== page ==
TREMONT — The town’s harbor management account is $15,000 in the red, and the wharf account is heading to a loss for this fiscal year, selectmen learned last week.
Interim Town Manager Dana Reed reported at a Sept. 15 selectmen’s meeting that for the fiscal year which ended June 30, the harbor management account was $15,128 in arrears.
Revenue for the account comes from mooring fees, boat excise tax and harbor-related fines.
According to Reed, revenues from the 2013-2014 fiscal year totaled $28,000 while expenses were $30,000, leading to a $2,000 loss for the year. However, the account started the year with a negative balance of more than $13,000.
The town also maintains a wharf fund, which gets revenue from the sale of wharf permits, dock use fees and rental income from a town-owned home and garage near the Bernard Wharf. That account sustained a loss of nearly $12,000 for the 2013-2014 fiscal year.
Revenues for the wharf account totaled about $77,000 with expenses totaling $89,000, Reed said. The account began the year with a balance of $180,000 and therefore is still in the black. This is misleading, he said.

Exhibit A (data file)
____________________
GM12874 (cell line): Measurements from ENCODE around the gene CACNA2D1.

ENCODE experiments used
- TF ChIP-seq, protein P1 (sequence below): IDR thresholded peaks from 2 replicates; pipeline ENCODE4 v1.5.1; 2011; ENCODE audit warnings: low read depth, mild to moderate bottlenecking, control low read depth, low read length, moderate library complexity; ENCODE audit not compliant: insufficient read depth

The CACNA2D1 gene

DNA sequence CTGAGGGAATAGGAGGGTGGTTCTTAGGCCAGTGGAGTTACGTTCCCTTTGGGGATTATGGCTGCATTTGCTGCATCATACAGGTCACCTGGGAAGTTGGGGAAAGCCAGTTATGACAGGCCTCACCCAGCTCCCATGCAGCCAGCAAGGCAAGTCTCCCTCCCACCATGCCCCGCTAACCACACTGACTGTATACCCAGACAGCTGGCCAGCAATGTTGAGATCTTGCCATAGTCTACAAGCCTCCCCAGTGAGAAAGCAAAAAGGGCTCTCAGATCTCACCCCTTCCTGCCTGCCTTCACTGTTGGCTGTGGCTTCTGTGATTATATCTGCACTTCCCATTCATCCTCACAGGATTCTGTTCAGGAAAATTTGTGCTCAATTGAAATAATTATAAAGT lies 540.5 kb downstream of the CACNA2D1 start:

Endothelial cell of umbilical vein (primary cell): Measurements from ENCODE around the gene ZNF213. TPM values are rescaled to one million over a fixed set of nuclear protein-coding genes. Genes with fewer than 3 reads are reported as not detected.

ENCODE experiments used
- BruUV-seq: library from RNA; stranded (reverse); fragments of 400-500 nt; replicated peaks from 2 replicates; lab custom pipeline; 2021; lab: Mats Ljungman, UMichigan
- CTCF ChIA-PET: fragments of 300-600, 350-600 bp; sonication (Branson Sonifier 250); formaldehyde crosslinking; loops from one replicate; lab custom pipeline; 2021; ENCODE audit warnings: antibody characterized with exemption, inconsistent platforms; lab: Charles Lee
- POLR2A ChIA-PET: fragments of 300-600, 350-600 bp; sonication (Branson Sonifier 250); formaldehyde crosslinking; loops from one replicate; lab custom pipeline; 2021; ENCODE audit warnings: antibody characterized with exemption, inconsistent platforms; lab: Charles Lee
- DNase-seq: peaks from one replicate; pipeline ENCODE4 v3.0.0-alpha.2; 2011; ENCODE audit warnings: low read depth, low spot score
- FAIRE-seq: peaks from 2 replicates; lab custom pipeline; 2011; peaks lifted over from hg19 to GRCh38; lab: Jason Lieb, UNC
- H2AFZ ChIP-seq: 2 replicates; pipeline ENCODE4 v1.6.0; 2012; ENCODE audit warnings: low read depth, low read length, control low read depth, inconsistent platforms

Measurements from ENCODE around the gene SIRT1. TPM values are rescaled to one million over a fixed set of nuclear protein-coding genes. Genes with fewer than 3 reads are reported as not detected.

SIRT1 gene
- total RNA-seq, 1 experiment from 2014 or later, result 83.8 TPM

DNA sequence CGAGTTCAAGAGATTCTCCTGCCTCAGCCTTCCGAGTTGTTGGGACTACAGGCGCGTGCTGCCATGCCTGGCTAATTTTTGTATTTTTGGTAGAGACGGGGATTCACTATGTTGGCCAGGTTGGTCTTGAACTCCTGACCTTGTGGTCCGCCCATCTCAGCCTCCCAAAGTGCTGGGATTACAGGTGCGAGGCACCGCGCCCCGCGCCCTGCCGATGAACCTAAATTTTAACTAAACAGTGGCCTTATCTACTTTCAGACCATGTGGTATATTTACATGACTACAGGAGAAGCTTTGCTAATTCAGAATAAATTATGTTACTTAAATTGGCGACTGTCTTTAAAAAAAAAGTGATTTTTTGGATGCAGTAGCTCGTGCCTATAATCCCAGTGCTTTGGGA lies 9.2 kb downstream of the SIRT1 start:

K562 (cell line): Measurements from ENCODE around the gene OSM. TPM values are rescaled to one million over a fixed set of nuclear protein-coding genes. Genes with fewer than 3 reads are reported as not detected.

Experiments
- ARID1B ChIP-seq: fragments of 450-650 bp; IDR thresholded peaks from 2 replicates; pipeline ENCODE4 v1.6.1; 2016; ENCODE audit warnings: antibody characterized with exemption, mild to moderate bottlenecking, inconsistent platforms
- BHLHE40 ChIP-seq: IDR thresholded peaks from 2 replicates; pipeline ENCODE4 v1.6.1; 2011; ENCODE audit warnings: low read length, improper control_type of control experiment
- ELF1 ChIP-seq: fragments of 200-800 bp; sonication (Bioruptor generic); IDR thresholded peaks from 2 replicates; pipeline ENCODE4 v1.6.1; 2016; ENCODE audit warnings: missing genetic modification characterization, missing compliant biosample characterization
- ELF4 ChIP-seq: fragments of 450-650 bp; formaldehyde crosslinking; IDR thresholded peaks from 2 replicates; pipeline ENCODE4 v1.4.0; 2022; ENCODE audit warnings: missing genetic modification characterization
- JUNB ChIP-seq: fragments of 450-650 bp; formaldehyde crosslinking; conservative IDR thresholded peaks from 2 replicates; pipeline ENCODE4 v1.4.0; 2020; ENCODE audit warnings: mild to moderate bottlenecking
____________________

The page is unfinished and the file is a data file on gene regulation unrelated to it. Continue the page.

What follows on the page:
The town borrowed $200,000 during the 2012-2013 fiscal year, which went into the account, inflating the balance, Reed explained.
During the 2013-2014 fiscal year, the town spent $50,000 from the account for an installment payment on the loan for the former Closson property. The town faces that payment again this year, along with a $20,000 payment on the $200,000 loan. If the town continues to draw from this account at the same rate as last year, Reed predicts the wharf account will be $36,000 in the red.
Reed pointed out that there is no budget set for both the harbor management account and wharf account. He suggested selectmen consider establishing annual budgets for the accounts as a way to keep a better eye on spending.
Harbor committee member Mel Atherton was at the meeting and suggested one solution.
“The only thing we can do is try to generate more revenue,” he said.
Selectman Dean Wass said money could be saved by refining the harbormaster’s job description so not as much of the harbor-related work is outsourced to private enterprises.
“I think a lot of stuff can be done in-house,” Wass said.
Selectmen are expected to discuss the matter further at a future meeting.